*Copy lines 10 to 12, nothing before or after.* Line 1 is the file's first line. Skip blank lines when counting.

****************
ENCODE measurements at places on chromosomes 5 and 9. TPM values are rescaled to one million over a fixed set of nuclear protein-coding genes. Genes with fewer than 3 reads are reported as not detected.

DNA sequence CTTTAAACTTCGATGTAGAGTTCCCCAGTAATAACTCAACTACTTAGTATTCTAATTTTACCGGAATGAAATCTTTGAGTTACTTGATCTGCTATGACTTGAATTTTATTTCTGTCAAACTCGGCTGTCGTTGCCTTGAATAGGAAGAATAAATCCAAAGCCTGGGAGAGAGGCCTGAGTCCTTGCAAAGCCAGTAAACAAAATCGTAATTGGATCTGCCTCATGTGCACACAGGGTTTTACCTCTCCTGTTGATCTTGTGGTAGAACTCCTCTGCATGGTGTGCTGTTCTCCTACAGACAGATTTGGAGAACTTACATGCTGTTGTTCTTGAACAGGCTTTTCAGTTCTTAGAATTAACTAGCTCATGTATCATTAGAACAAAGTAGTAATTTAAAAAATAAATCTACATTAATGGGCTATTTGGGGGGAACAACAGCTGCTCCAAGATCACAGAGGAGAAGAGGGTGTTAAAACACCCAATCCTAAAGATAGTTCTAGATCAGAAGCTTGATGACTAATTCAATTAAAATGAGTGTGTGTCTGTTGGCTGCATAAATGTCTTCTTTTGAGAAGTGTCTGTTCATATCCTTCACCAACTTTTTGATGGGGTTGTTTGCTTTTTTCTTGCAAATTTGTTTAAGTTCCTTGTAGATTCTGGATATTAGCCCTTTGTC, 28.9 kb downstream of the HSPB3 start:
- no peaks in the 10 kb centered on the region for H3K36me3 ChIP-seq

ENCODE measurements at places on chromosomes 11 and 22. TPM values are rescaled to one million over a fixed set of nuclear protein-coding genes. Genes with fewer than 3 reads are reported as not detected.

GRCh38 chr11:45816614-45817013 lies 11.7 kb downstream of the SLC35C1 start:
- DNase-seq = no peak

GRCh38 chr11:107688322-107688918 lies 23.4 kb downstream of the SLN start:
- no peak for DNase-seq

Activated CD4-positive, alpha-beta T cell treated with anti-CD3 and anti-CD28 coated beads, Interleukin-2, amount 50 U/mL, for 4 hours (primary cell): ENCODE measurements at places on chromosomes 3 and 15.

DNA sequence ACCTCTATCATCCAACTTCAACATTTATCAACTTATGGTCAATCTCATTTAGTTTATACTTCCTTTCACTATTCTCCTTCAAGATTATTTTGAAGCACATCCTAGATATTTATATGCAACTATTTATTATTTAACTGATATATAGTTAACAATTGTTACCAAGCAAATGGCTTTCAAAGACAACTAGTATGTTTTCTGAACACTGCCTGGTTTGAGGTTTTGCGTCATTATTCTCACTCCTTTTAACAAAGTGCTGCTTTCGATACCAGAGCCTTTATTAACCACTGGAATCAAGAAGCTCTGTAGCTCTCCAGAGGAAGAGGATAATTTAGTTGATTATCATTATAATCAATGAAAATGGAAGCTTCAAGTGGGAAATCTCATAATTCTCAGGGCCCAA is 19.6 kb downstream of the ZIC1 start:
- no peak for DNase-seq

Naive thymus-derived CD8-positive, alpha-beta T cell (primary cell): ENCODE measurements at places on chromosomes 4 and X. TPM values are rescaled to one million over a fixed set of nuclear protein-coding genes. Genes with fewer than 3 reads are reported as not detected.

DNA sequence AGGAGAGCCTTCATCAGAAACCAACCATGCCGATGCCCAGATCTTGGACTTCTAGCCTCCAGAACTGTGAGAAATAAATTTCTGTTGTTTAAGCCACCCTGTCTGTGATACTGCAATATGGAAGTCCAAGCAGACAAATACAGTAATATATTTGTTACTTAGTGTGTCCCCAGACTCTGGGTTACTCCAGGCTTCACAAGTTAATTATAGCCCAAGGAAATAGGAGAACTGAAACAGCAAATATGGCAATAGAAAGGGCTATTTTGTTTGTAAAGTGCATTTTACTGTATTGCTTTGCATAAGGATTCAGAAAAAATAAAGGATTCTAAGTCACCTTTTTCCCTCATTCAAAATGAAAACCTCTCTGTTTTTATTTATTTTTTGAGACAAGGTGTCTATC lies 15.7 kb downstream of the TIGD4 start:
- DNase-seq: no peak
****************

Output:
DNA sequence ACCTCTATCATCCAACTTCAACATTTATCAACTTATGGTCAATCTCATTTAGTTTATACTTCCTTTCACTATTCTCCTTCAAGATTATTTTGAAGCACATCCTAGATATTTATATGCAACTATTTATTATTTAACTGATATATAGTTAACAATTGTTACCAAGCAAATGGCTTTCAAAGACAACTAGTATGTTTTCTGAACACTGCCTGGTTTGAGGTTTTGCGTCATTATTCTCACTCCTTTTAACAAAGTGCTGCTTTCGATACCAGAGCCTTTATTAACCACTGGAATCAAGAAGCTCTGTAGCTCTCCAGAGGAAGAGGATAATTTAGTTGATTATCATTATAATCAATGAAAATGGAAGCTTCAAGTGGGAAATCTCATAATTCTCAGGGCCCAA is 19.6 kb downstream of the ZIC1 start:
- no peak for DNase-seq

Naive thymus-derived CD8-positive, alpha-beta T cell (primary cell): ENCODE measurements at places on chromosomes 4 and X. TPM values are rescaled to one million over a fixed set of nuclear protein-coding genes. Genes with fewer than 3 reads are reported as not detected.